Nov 27 2017

Renewed Antiscience Legislation

The fight over science in public education continues, and if anything picked up considerably in 2017. Earlier in the year Nature reported on various state laws designed to water down science education or allow for equal time to be given to unscientific views. They report:

Florida’s legislature approved a bill on 5 May that would enable residents to challenge what educators teach students. And two other states have already approved non-binding legislation this year urging teachers to embrace ‘academic freedom’ and present the full spectrum of views on evolution and climate change. This would give educators license to treat evolution and intelligent design as equally valid theories, or to present climate change as scientifically contentious.

New Mexico took a more direct approach – simply scrubbing “controversial” ideas from the state’s science standards. The standards no longer mention “evolution”, human contributions to climate change, or even mentioning the age of the Earth. This is not a back door approach – this is straight-up censorship of accepted scientific facts.

A new Florida bill also includes this problematic language:

Controversial theories and concepts must be taught in a factual, objective, and balanced manner.

This is part of the latest strategy. First, don’t mention any one theory (like evolution) by name. That is likely to trigger a constitutional challenge. Second, make the bill sound like it is promoting something positive, like academic freedom, democracy, or just being fair and balanced.

Being fair and balanced, of course, is not the point of these laws. The point is to provide a pretext or legal cover to challenge the teaching of evolution in science class, or to open the door to teaching creationism. The language may superficially sound benign, but this is the end result of decades of trial and error with the specific goal of weakening the teaching of evolution or inserting the teaching of specific religious views in the public science classroom. Context and history are necessary to understand the true purpose of these bills.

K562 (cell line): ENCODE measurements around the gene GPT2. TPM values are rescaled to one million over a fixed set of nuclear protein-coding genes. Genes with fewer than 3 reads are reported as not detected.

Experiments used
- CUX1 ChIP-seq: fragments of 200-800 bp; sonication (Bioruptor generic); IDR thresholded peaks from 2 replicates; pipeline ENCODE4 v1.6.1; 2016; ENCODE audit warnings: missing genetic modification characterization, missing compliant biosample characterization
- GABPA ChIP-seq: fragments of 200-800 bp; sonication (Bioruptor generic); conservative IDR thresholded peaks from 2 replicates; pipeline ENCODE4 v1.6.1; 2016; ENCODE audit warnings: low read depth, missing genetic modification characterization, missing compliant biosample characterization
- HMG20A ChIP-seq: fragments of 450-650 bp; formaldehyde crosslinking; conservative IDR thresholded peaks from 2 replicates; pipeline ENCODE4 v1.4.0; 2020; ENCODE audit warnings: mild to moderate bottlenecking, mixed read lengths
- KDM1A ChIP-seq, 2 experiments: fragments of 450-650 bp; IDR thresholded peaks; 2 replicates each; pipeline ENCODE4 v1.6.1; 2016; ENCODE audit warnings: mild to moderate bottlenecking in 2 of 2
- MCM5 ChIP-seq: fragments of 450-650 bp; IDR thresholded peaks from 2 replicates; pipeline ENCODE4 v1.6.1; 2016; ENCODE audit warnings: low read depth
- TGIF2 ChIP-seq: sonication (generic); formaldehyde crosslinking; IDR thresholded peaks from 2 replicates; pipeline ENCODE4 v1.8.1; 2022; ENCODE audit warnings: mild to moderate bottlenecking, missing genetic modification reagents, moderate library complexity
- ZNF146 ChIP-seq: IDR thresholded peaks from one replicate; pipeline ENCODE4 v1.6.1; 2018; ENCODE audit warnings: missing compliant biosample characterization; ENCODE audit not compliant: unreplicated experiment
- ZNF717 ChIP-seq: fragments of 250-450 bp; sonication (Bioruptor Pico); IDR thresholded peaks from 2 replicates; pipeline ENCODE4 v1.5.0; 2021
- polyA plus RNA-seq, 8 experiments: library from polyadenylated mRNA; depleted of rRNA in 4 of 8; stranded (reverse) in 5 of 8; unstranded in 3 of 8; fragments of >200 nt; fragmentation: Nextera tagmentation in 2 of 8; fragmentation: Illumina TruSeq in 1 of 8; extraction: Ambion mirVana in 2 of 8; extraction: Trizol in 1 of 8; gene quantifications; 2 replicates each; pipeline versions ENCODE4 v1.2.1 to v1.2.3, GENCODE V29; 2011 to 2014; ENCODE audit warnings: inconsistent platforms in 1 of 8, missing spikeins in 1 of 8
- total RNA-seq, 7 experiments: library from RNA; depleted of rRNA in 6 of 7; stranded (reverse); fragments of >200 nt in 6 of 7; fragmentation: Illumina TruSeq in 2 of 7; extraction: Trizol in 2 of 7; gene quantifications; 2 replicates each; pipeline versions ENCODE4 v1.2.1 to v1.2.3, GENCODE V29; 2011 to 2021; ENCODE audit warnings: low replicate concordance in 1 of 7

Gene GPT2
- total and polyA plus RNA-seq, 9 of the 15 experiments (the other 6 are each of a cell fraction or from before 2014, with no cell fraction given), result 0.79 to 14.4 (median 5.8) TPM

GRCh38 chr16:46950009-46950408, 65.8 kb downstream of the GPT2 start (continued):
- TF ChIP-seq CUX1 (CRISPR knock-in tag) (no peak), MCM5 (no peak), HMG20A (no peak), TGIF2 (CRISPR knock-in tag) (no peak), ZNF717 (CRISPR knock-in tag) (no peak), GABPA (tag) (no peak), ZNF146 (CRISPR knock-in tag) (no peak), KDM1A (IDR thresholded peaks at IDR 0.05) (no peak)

For example – who gets to determine what is “controversial?” And who gets to determine what is “balanced?”

How should science standards for public education be developed? Ideally there would be an apolitical process to develop a curriculum that reflects the current consensus of scientific opinion, is appropriate to each educational level, and is geared toward developing an understanding of how science works (not just the findings of science). This process should also be transparent, and will need to be constantly updated as science evolves.

This is already the process that is being used to develop science standards. Why, then, are any laws needed at all? The short answer is that they aren’t. All of these laws are being sponsored by people who are simply unhappy with the current consensus of scientific opinion. They confuse their personal political, religious, or ideological views with science and academia, or they simply don’t care. They want to teach their views, not the scientific consensus.

This is why such laws are often referred to as a “back door” approach. Essentially creationists have lost the argument in the scientific arena. They have failed to either cast doubt on the current scientific consensus regarding evolution, or to propose a viable alternative scientific theory. They lost, but they refuse to acknowledge it.

Since they cannot convince the scientific community of their views, they are trying to make an end-run around them and instead change science education through the legislative process. This is not an isolated case. It often happens that those who lose the intellectual struggle of logic and evidence try to have a second go in the legislature. They may, for example, pass laws that protect quack treatments that have failed in clinical trials.

Even if you happen to support a belief that is not currently accepted by science, you should not celebrate laws that are meant to subvert the normal scientific process. We should not be fighting over scientific ideas in the legislature. That is not the proper venue. You may win a short term battle there, and this will make you feel good for a while, but that would be a Pyrrhic victory. In general we should be wary of eroding the basic fabric of our society for such single-issue victories.

Scientific questions should be fought in the scientific literature, in academia, and in the marketplace of ideas. It should not be fought in the legislature.

We need to simply agree as a society that public school science education should reflect the current consensus of opinion of experts in science. Sure, we may start to introduce fringe ideas later in education as students mature, as a way of teaching them how the scientific process sorts out what is valid and what isn’t. But you cannot simultaneous teach how science works, and also fringe ideas that are not valid as if they were an equal alternative.

If you want your beliefs to be taught as science, first convince the scientific community that your beliefs are scientifically valid. If you can’t do that, well then maybe you should reconsider your beliefs.

The obvious counter to this position is that the scientific community is broken. This position quickly degenerates into a conspiracy theory – the last refuge of the intellectual scoundrel.

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